News | 02 July 2019
At Kiss House we are committed to finding new ways of working.
We’re committed to building strong relationships with our partners and suppliers not only because this makes our working environment much more pleasant than the alternative, but also because it inevitably benefits our customers who we believe gain an improved outcome. Collaboration is for us a powerful tool to be harnessed and below our founder director Mike Jacob sheds some light on why that is the case.
“Collaborate!” has long been cited as the panacea for the dysfunctional construction industry. In theory at-least, we can imagine the enlightened ones, the pure-hearted collaborators, sleeping like babies, They have ejaculatory dreams about equitable risk / reward apportionment and jubilant high-fives. Meanwhile the others (the majority!) perpetuate the ongoing cultural toxicity. They do not sleep well, psychopaths notwithstanding. They toss and turn; fearing the worst, paranoid, trusting no-one and doomed to fail out of self-serving short sightedness. Or they simply can’t take it any more.
There is a familiar scenario with construction clients investing finite, expensive resources in those who design and advise — without any guarantee of output. They’re often forced to employ others to save their derailed projects (who may employ unknown others). They are promised the moon-en-croute by the ‘professionals’ who often rely on the opacity of the system to extract margin via questionable means from the supply chain; suppressing quality and value.
Thus the culture in the construction industry as seen through the collaboration lens is one of dishonesty and greed. The tangled web of questionable motives and accountability is full of potentially catastrophic risks. It’s a very big ask to suggest things be different given the status quo — like trying to re-configure the central nervous system with a spoon.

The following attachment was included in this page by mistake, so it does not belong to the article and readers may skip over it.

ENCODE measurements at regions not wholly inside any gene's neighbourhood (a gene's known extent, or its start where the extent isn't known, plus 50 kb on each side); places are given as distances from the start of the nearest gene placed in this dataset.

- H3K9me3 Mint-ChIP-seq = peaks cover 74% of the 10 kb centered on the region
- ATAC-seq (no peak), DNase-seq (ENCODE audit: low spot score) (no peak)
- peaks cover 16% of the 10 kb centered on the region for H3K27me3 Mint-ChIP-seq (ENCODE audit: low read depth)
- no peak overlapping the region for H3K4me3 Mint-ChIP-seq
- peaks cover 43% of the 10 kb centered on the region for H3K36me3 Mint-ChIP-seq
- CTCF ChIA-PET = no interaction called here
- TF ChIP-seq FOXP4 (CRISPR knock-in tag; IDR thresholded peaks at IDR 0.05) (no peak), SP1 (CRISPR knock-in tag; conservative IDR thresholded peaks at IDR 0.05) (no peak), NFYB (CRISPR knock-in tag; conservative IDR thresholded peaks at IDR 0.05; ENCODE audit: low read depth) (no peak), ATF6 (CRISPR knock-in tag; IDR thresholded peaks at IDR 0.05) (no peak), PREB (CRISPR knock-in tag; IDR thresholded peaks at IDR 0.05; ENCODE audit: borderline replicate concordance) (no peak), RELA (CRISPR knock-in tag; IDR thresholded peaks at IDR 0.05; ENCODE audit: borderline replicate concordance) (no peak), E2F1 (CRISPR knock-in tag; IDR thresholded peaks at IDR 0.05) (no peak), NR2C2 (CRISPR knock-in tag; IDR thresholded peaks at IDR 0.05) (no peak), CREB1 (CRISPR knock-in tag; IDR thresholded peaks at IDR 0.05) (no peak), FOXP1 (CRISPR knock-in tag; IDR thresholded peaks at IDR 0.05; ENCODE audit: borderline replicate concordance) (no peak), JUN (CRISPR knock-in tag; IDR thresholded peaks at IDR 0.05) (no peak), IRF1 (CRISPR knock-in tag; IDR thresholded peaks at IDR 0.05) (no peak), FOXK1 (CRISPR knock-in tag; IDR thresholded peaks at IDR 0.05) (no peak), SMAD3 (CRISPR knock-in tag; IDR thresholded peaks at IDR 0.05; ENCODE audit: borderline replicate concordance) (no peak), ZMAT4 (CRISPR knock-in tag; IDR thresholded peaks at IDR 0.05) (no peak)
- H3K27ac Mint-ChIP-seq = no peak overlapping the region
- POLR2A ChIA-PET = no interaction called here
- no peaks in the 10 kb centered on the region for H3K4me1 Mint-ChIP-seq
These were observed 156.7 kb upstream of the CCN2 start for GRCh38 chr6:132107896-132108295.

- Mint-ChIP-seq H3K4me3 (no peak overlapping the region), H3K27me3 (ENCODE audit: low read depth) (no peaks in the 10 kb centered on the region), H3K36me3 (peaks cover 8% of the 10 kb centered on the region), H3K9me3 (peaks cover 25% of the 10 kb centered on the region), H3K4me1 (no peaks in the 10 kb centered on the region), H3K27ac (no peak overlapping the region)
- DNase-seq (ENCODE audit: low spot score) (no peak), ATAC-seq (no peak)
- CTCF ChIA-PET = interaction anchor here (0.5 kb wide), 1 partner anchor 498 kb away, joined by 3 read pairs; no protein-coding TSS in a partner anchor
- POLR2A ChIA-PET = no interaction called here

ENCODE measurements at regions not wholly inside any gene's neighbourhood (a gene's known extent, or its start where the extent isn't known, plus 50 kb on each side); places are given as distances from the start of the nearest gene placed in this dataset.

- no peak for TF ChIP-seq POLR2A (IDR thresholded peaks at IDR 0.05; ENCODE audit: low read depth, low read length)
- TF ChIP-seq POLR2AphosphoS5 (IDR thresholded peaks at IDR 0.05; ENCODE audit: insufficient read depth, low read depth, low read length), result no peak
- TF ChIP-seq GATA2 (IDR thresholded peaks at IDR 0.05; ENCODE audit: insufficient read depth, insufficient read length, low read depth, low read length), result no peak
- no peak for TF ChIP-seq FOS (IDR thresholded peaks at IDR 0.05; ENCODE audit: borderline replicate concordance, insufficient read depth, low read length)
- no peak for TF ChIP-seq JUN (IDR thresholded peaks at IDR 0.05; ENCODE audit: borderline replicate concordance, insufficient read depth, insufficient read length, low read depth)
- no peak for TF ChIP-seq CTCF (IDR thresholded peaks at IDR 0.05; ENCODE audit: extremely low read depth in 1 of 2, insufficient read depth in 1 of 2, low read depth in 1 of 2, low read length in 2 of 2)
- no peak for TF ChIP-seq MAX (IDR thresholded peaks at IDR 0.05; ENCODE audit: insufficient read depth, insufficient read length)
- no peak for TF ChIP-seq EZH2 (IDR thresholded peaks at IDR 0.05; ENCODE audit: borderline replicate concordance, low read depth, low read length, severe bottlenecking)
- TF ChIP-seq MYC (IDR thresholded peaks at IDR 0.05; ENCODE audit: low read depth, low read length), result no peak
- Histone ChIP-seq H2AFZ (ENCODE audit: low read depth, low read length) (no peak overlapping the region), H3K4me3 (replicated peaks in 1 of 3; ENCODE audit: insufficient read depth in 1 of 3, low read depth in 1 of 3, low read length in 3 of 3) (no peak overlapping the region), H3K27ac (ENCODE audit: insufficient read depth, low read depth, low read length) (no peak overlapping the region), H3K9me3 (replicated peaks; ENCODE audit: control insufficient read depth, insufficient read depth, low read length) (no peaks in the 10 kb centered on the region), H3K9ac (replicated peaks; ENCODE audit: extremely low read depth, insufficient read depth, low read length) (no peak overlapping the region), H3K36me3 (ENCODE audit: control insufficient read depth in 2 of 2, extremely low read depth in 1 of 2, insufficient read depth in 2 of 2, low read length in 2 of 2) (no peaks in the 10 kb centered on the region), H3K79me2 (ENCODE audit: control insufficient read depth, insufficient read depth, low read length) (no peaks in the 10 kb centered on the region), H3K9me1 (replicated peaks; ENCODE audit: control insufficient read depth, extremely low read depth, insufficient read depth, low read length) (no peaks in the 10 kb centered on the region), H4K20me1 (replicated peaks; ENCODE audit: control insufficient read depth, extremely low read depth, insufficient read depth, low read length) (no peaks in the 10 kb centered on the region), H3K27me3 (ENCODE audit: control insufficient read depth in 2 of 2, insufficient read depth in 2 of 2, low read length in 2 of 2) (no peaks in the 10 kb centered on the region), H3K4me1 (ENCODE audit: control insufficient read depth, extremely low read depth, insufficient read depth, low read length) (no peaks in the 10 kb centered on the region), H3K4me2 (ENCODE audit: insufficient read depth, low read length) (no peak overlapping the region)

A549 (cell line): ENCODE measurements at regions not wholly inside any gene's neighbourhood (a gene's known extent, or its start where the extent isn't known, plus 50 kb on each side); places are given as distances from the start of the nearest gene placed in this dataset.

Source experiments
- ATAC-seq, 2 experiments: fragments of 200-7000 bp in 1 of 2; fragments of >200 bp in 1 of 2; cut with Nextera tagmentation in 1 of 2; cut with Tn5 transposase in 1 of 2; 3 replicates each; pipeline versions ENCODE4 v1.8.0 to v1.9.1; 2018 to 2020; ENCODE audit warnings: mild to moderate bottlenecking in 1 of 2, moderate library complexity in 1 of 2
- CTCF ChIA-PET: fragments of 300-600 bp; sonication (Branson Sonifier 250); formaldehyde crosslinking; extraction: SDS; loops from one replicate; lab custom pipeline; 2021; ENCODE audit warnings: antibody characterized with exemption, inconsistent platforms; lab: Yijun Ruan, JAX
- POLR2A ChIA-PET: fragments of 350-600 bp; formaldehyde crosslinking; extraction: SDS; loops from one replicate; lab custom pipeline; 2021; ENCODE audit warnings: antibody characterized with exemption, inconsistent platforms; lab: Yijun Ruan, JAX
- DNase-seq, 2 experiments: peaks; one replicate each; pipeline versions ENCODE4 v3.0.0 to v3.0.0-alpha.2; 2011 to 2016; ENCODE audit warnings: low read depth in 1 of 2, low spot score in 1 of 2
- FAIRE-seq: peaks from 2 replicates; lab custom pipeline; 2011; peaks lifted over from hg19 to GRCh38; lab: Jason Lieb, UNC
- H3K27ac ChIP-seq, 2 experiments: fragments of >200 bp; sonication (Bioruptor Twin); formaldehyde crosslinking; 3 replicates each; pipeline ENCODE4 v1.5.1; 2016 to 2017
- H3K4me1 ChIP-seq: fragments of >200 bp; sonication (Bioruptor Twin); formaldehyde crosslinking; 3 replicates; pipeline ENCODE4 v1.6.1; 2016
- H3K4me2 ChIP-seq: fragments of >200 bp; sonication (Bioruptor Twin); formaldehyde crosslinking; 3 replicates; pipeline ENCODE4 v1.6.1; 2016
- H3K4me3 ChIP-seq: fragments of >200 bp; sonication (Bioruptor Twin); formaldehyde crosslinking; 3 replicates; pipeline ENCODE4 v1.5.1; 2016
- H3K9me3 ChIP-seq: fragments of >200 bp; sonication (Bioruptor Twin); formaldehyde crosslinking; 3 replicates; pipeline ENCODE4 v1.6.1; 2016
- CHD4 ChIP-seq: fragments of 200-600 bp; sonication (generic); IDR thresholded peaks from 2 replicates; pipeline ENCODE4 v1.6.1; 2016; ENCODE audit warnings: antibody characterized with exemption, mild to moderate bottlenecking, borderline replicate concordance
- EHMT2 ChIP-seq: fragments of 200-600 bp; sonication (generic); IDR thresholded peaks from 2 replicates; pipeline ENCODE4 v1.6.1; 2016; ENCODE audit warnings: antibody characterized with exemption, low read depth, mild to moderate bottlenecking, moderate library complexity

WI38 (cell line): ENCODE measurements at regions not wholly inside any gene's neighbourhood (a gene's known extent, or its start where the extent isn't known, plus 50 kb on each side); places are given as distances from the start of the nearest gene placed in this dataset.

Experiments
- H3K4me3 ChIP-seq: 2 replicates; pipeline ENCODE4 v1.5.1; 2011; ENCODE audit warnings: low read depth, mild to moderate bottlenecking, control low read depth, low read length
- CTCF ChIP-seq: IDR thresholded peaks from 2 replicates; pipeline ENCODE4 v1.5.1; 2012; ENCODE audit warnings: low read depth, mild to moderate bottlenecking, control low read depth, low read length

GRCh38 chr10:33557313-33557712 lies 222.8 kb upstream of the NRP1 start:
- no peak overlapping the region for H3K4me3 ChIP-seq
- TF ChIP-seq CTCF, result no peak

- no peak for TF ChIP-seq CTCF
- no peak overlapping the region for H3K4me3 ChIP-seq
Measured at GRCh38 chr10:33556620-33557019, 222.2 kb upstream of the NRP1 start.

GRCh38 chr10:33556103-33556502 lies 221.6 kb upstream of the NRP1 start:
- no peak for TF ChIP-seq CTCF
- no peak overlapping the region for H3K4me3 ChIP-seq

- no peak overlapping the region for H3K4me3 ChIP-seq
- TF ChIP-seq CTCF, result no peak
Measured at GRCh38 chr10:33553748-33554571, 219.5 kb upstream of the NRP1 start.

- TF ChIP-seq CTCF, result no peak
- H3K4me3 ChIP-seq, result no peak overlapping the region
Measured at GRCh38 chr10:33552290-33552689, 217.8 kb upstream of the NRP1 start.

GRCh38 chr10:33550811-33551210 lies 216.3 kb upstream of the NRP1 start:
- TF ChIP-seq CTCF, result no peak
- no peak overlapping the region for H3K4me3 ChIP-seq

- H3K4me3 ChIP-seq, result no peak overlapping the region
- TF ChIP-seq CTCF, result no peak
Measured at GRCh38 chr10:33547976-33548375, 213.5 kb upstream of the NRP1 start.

This is probably mirrored in most other sectors, where a dominant and unhealthy trend triggers unhappiness of one sort or another. People often say that they’re being collaborative, or they sign things that say they will be, or when things have gone a bit wonky they may say a collaborative solution is what’s needed to help save face.
At worst it’s jargon — shorthand to give the impression that things are being done optimally. At best it’s an embodiment of humans with outer-directed values acting for the greater good. But it’s still work-speak. People don’t generally collaborate to get the school fete up and running, start a Neighbourhood Watch or run a 5-a-side football team, here where that type of approach is more natural they tend to simply roll up their sleeves and get stuck in, they don’t have to label it.
There is nothing original in what I’ve said above. There are enough opinion pieces saying more or less the same thing to render the opening lines as much of a cliché as the subject itself.
So let’s consider real collaboration. It is out there, hiding in the noise. When it occurs, so does brilliance because teams are at their best and projects fly. It can’t be forced or faked. Poor performance cannot be improved by authoritative demands for “Collaboration!” Real collaboration should generate outcomes only possible when a coherent and motivated group enters a flow state together, which is a special thing, and a logical aspiration for those in pursuit of best practice and quality.